Connie Going: That’s wonderful. Because we know that children in foster care, the time that it takes to even get through that termination, in Florida, we’re pretty proactive, but ours can start at six months, so you’re looking at a time where if the foster family is not an adoptive family, you have a lot of trauma there through movements, and really this just ensures the child is given straight to the adoptive family with not as many, I think, complications that would come with having a child go into foster care.
And our foster care system is very full at this time, so it makes it difficult.
Jean Hoffman: Absolutely right, yeah. [crosstalk 00:16:21]
Connie Going: The taxpayers are saving money having this statute enacted also, too.
Jean Hoffman: Correct, ’cause they go with the family right away, so there is no funding that’s required.
Connie Going: I absolutely think it’s just a, it was a fabulous concept and the fact that Michigan has had it really since 2001 goes to say just how much it’s needed. How many children in that time, and I saw some numbers, but I wanted to hear from you, how many children during that time have been surrendered?
Jean Hoffman: We’ve had a total of 158, and that is a number as of really July 31st. I collect the data every quarter, so there may be some additional ones in this final quarter of the state’s fiscal year.
Connie Going: Okay. And then for most of these, it looks like they were surrendered at a hospital.
Jean Hoffman: Right.
Connie Going: So, that means [inaudible 00:17:27].
Jean Hoffman: Right. 153 of the 158 have been at a hospital, and a majority of the 153 are women who have gone in and delivered and surrendered versus bringing the infant to the hospital.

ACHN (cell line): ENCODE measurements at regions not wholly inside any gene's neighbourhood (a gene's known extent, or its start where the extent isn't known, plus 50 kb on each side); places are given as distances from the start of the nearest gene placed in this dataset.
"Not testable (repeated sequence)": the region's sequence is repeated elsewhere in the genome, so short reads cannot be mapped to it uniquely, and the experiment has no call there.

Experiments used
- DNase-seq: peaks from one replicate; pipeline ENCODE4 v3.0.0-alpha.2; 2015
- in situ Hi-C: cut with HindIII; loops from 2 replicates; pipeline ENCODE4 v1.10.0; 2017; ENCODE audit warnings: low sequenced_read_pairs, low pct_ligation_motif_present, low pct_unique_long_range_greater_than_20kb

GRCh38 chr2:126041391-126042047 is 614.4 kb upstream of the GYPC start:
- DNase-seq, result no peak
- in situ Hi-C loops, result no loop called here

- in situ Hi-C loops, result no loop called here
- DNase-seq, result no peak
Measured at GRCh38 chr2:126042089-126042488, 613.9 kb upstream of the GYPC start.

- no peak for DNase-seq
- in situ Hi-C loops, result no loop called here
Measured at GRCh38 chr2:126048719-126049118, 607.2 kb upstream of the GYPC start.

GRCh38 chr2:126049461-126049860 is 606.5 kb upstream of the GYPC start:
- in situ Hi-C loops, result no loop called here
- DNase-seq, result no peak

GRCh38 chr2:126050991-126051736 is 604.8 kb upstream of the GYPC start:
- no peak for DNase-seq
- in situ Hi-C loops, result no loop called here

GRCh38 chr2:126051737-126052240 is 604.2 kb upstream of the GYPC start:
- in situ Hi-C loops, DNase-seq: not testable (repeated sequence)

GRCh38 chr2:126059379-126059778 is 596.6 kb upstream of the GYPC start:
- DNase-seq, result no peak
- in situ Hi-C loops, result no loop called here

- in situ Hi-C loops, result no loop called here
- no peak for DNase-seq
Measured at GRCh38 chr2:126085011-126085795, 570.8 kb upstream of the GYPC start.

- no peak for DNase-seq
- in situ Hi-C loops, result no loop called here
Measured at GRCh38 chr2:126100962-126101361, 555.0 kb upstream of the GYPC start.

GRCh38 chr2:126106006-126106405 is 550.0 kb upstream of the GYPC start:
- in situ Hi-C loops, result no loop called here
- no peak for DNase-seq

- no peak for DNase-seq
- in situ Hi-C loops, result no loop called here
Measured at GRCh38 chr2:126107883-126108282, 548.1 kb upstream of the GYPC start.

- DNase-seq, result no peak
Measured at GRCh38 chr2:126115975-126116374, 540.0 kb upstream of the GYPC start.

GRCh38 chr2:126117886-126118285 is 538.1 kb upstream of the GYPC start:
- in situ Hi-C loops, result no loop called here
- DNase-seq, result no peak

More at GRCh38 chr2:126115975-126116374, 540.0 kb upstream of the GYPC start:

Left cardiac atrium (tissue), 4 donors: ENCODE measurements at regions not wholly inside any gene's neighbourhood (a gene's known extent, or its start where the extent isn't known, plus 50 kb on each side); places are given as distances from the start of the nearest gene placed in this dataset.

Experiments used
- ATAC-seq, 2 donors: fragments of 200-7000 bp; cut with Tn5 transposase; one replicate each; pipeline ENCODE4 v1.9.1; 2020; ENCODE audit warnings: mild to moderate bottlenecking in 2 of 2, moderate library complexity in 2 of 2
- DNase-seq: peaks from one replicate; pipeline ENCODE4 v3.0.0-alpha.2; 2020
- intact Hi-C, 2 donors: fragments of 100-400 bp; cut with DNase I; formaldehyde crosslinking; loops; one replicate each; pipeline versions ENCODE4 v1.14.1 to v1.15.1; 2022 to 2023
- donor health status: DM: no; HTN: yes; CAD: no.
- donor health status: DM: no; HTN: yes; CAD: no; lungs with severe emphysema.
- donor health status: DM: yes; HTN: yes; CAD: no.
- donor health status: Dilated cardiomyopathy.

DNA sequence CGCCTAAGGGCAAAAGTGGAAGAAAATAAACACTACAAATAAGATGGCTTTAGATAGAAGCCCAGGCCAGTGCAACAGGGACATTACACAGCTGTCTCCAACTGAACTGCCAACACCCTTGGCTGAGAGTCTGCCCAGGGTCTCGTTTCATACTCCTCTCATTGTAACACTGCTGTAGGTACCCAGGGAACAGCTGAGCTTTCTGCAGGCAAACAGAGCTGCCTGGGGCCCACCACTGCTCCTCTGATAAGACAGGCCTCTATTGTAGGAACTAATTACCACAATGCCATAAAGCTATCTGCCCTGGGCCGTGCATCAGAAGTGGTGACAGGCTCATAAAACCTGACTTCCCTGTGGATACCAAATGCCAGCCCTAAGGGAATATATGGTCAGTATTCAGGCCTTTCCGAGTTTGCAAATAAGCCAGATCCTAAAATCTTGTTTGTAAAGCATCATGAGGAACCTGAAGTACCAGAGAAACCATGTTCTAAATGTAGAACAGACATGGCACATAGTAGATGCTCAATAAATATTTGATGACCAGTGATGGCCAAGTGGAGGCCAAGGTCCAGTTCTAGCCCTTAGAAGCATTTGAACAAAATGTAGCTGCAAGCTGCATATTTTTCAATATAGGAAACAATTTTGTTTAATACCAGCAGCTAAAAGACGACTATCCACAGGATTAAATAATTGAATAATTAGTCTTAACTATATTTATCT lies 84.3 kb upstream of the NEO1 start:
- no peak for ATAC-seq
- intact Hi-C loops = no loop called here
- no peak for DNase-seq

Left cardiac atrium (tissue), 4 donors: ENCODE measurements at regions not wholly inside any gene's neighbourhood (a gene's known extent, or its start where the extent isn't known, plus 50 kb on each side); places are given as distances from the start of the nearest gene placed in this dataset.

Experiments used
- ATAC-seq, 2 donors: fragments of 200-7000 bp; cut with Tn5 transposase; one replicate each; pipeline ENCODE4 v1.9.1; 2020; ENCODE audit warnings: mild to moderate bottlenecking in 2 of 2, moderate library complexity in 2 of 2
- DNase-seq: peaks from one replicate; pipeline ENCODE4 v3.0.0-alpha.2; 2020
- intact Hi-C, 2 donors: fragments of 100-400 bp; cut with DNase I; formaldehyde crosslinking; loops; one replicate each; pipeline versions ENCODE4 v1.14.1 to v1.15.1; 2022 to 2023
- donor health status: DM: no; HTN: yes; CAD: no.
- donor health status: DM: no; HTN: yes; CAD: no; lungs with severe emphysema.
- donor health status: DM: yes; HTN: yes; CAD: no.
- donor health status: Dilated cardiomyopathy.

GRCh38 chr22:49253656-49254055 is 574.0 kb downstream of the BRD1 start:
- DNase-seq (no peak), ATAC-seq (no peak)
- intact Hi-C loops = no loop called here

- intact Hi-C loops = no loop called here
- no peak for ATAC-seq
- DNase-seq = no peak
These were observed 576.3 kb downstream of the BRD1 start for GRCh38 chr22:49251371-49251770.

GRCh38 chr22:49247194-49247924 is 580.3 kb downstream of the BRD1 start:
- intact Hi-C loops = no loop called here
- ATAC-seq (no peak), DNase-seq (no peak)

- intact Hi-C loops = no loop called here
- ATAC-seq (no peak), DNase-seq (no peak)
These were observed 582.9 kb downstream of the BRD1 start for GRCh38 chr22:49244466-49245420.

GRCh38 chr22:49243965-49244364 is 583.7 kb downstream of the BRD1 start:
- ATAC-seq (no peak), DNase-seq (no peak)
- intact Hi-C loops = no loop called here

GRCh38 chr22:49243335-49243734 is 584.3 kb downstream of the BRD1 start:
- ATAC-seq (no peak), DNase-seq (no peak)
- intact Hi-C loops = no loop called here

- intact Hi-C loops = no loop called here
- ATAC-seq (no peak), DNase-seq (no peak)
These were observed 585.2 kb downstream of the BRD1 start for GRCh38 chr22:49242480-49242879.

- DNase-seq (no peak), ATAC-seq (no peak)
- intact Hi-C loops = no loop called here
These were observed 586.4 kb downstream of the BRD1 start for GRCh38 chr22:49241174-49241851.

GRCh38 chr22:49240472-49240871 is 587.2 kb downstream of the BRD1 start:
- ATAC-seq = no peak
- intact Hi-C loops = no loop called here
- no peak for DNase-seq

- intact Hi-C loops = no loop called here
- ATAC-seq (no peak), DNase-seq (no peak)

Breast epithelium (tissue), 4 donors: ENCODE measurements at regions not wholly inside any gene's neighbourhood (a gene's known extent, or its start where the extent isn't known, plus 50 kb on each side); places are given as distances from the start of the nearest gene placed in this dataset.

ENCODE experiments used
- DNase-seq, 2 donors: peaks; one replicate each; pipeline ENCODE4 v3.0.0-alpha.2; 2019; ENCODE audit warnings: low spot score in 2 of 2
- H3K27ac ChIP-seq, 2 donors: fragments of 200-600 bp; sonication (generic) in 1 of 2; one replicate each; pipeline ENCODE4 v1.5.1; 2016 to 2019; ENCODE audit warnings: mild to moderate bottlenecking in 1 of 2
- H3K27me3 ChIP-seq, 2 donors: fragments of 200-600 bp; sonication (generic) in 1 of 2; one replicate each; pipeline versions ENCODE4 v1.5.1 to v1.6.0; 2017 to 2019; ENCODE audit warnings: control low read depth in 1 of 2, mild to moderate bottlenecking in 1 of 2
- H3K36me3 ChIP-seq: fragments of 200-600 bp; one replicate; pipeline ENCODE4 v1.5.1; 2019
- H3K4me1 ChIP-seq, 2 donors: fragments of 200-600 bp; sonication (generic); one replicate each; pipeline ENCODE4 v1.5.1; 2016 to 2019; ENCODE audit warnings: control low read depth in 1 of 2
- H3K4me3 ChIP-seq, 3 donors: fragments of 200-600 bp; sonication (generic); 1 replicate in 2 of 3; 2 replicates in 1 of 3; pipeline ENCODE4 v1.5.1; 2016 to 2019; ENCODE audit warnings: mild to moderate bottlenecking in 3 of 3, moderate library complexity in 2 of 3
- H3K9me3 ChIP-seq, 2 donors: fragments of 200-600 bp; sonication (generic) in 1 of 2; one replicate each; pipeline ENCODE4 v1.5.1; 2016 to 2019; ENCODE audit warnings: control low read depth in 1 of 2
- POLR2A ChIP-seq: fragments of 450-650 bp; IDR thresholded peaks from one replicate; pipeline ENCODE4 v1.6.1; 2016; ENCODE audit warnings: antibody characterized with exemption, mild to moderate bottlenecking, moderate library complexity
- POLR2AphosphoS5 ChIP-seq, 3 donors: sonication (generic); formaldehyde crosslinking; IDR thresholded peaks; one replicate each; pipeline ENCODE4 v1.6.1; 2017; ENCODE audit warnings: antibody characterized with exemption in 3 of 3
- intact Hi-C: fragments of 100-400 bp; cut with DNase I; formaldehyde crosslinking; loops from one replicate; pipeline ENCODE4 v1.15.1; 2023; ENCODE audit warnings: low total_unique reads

Connie Going: Okay. Or keeping it a secret, having that child at home, then taking the child in. And then you’ve had a few at like fire departments and police stations.
Jean Hoffman: Right.
Connie Going: But not nearly as many as hospital. So, that’s just [inaudible 00:18:02].
Jean Hoffman: We did develop early on when back in 2005, we worked with a graphic designer to get a logo and a tagline, and we do have signage that we distribute for free to our emergency service providers so that they can either have a static cling sign in a window, or an aluminum sign on the exterior of their building designating them as a Safe Delivery site. And we’re working with our 911 responders to do some additional training with them and at this point, we have not had any parent call 911 to surrender, but I’m thinking that as we do more promotion of that, we may see that happen a little bit more.
But we really do push in any of our training with community partners that they stress the importance of the mom’s health and if she has had no prenatal care, at least if she goes in and delivers, then any complications she might encounter will be dealt with.